Whilst never mawkish or self-indulgent, Dawkins entertains poetic metaphor and allegory in Unweaving the Rainbow. He believes that good science should stimulate the imagination, and remarks, `It is a central tenet of this book that science, at its best, should leave room for poetry'. Indeed, scientists and poets (artists?) have a lot in common; both are motivated by a sense of wonder for the natural world. Why is science seen as mirthless, uncool, and difficult? Why is proclaiming mathematical ineptitute socially acceptable? How can someone be considered cultured if they possess not a scant understanding of the Laws of Thermodynamics or the process of Natural Selection (regardless of their adeptness at quoting Shakespeare)?

Along the way, Dawkins disposes of charlatans, frauds, and faith-heads. Here, he is witty and incisive. We'd like to think that the horoscope gimmick is only for the most credulous - the truth is that astrology books far outsell astronomy.

In the antepenultimate chapter, The Genetic Book of the Dead, Dawkins paints a picture of our genomes as a warehouse of coded information that, in an indirect sense, describe the world in which our ancestors lived. `We are digital archives of the African Pliocene, even of Devonian seas; walking repositories of wisdom out of the old days. You could spend a lifetime reading in this library and die unsated by the wonder of it.' If that doesn't instill the poetry in science, what will?

The evolution of the human brain is the topic of the final chapter. Lesser writers on this subject often produce convoluted and highly descriptive texts. Here again, Dawkins effortlessly mingles the cerebral and the poetic.

There is perhaps a token of irony in the fact that Newton spent large portions of his life obsessed with the ocult and alchemy. Newton, regardless of his unparalled achievements, was a man of the seventeenth century however. Today we have no excuse for indulging in astrology, telepathy, gods, or ghosts. We don't need these fallacies anymore. Science moves forward, piling on the evidence, explaining the rainbows.
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1 of 1 people found the following review helpful
5.0 out of 5 stars From a scientific point of view isn't life wonder-full!, 15 Jun 2009
By 
Moonshine. "Spara Fugle" (Ireland) - See all my reviews
(VINE VOICE)   
This review is from: Unweaving the Rainbow: Science, Delusion and the Appetite for Wonder (Hardcover)
Poetry from a genius of rational thinking. This book will make you look at our complicated world with new eyes. It isn't god that we are made in the image of but insects, reptiles, birds and all the fascinating mammals on earth. See the rainbow of evolution shining over us and not silly bible stories that can't possibly be true. It is incredible( I am tempted to say , a miracle.lol )that you and I exist at all, so enjoy it and make the most of it TODAY!
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24 of 30 people found the following review helpful
5.0 out of 5 stars Entertaining, inspiring and even politically correct!, 19 May 2002
As a geology student I mainly use to read Dawkins' books out of curiosity for evolutionary biology and appreciation for his debating skills, not because they've got anything to do with my field. This one was different though, as I knew it would be about scientific thought in general, so possibly of more interest to anyone into science, no matter what their specific expertise.....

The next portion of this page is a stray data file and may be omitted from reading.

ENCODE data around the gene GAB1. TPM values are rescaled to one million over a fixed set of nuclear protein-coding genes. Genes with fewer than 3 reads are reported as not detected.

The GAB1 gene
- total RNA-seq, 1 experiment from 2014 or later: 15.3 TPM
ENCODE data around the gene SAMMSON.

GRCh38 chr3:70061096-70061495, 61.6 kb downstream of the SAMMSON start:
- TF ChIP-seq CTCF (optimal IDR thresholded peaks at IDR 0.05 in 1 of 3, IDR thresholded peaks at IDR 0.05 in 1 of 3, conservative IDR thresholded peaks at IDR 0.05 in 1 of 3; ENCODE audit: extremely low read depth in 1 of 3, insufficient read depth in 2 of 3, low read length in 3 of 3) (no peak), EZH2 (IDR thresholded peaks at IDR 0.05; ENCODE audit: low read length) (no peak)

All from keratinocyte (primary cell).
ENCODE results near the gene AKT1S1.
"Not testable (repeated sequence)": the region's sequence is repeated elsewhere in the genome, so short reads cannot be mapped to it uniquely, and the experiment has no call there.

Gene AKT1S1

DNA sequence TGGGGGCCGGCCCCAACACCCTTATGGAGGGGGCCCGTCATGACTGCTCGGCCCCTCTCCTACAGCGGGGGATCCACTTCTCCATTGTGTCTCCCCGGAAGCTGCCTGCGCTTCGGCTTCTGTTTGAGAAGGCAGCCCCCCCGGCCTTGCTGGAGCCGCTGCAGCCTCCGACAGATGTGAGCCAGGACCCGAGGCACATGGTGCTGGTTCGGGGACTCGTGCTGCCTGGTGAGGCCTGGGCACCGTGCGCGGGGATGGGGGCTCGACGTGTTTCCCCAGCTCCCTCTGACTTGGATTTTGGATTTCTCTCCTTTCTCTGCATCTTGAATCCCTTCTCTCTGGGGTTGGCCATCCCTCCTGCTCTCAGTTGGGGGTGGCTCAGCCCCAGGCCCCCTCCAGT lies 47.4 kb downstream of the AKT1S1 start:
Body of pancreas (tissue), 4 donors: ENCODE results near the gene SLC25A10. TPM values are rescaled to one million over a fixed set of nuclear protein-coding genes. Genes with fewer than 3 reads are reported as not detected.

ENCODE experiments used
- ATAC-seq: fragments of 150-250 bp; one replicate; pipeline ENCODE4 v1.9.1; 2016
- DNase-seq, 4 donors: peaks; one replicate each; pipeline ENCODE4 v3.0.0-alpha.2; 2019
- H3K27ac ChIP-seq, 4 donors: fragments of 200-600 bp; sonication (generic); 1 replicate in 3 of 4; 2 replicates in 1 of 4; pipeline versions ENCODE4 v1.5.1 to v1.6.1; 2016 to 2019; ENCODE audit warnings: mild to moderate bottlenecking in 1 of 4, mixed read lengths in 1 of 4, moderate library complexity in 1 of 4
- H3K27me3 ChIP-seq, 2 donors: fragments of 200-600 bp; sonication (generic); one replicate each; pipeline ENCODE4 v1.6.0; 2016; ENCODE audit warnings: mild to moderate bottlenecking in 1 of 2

I have to say now, after reading it not once but twice, I am glad I have to disagree with nearly all the negative critics I read on this book, and there seem to have appeared lots, both on Amazon websites and on various magazines and journals. Which was, incidentally, one more reason for me to grow curious about this essay....
"Unweaving The Rainbow" is a collection of informal personal reflections on what science is all about, what it means to some of us from an emotional viewpoint, and how it fares when compared to other cultural orientations that seem to be more widespread, like arts and humanities, or (in stark contrast to science!) superstition, pseudo-science and metaphysical spiritualism. There's no technical discussion of any topics in the philosophy of science, just the knowledgeable digressions of someone with something to say. My only quibble is that the last four chapters seem to stray somewhat far out of the book's main purpose, delving deeper and more exclusively into the realm of "extended" biology, following an evolutionary thread that starts with Dawkins' typical metaphors on the role of genes in the game of life and ends with a touch of cultural anthropology and psychology.... But then again, it's just one more example of how science can be beautiful and fulfilling, though still lacking answers to some of our questions (but working on it, and you never know....) One might as well consider that the book's goal could have been just expressing the author's views on anything he wished, and there my quibble falls!
Somebody says that Dawkins takes on an extreme position, closure to anything that's not scientific, cultural intolerance and nasty undertones... Well, I haven't found any such attitude in here. In fact, I expected his firm, worked-up arguments against religion possibly to be one of the central themes, but I was wrong... His prose flows quiet and clear, humorous, never bitter to anyone. No hint of a temper, just reasoning, and wonder here and there, to remind us that he probably isn't just a scary Oxford professor, but also a human being (who'd suspect that??!!).